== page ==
We left the Eco Yoga Park on a Monday afternoon and on the way to Buenos Aires we had our first contact with the real world again: the world in which you can only buy a bus ticket with coins! We needed 32 pesos in coins (USD8) for all of us and because we obviously didn’t have that, we were not allowed to get in. In disbelief we went to some shops and attempted to get some change, but for some twisted reason they were not able to help. So in the end 2 of our friends managed to get the coins in a petrol station, asking the drivers for help with changing the money. After about half an hour, when we finally got on the bus, we had a hand full of coins to be put one by one in a metal box that would spit out a ticket every 8 pesos. Our friend Paula spent a few minutes by the box getting the tickets for all of us, putting in 25 cents at a time, and in the process kept all the people behind her waiting + implicitly stopped the bus from leaving. We thought this was ridiculous, troublesome, non effective, and maybe it was time for them to switch to a new system. But hey, what do we know?
We spent no time in Buenos Aires, but went straight to the ferry terminal to hop on the boat to Colonia del Sacramento, the quaint little town at the ‘entrance’ in Uruguay. We got there around 9pm; it was dark and we had no idea again where we would spend the night. Colonia is such a tiny place that you can probably walk the whole town in an hour, so we started walking from the ferry terminal towards one of the few hostels we had found in our book. The streets were completely deserted, and we could only see lights shining from behind curtains.
We were starving, so the moment we saw a little kiosk selling Uruguayan food we stopped right there, luggage and all, and had a big veggie sandwich with lotsa fries too! We had hoped for some typical Uruguayan food, and even though there was plenty, it all involved meat, meat and at times some extra meat. While eating we were looking at each other in a bit of disbelief, wondering if a few months ago we had been as relaxed about crossing into another country at night, not knowing where we’d stay and actually not much else about the place we were going to either.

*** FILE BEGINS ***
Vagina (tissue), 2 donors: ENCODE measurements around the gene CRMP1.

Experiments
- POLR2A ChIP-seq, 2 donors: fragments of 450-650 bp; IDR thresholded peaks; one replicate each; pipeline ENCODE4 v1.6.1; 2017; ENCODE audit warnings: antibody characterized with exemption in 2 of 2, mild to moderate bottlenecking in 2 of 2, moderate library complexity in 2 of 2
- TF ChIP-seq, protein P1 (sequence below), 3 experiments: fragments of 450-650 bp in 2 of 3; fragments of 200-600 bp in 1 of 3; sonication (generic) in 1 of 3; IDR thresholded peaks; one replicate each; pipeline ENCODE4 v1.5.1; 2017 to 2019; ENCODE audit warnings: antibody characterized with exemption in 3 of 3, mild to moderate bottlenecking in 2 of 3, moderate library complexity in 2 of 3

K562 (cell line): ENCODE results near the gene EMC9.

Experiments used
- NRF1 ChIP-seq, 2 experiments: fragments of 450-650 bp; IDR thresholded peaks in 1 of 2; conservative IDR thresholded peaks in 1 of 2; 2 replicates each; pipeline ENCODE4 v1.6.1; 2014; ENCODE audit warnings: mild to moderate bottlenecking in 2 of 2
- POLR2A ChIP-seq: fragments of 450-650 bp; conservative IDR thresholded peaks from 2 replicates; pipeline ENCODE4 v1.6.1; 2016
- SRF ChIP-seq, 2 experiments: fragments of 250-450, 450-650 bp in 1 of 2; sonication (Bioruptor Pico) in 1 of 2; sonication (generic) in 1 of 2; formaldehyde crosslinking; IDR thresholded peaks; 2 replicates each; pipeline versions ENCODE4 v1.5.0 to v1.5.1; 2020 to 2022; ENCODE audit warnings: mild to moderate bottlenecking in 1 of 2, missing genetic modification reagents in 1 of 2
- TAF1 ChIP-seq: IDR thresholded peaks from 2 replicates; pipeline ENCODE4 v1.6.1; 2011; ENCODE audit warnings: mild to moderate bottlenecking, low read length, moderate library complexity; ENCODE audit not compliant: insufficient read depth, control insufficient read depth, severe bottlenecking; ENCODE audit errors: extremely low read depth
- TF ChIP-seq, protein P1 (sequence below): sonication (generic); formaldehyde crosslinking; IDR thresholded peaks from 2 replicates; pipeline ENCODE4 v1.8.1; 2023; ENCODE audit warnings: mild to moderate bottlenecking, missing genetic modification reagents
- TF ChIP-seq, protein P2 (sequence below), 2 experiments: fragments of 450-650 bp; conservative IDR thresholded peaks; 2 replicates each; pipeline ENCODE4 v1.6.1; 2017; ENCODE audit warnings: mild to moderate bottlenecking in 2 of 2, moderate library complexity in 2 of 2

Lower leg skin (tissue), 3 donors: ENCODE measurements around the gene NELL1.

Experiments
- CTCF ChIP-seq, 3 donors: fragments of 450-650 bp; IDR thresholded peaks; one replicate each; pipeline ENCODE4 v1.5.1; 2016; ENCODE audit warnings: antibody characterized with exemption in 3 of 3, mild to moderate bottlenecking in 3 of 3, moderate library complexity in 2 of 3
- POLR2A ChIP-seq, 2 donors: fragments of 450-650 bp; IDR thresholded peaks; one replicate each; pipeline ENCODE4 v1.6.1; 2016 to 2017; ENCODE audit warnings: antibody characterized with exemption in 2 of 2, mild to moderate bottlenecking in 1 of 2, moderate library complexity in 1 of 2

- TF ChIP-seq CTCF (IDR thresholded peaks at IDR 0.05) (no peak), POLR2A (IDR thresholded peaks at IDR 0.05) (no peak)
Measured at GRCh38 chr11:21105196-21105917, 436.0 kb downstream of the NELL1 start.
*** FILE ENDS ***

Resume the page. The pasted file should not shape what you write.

With our stomachs full we could think better, so we walked to the hostel and checked in for the night. The hostel had bikes the guests could use for free, so when we asked the next morning how it works the lady replied: ‘Oh, you just take it from back there’. ‘And the lock?’ ‘Oh, no no, no lock, nobody steals around here’. We were flabbergasted! We took her word for it but we still had to test it out, so after going around the city we left it outside a coffee shop for 4 hours and… lo and behold! it was still there at 8pm. We then understood the phenomenons that had shocked us during the day, such as people smiling at us on the streets for no particular reason, some of them even greeting us, others going out of their way to give us proper directions and make sure we knew where we were going, some even walking with us to the place we wanted to go, and people just generally making sure we were all right in every possible way.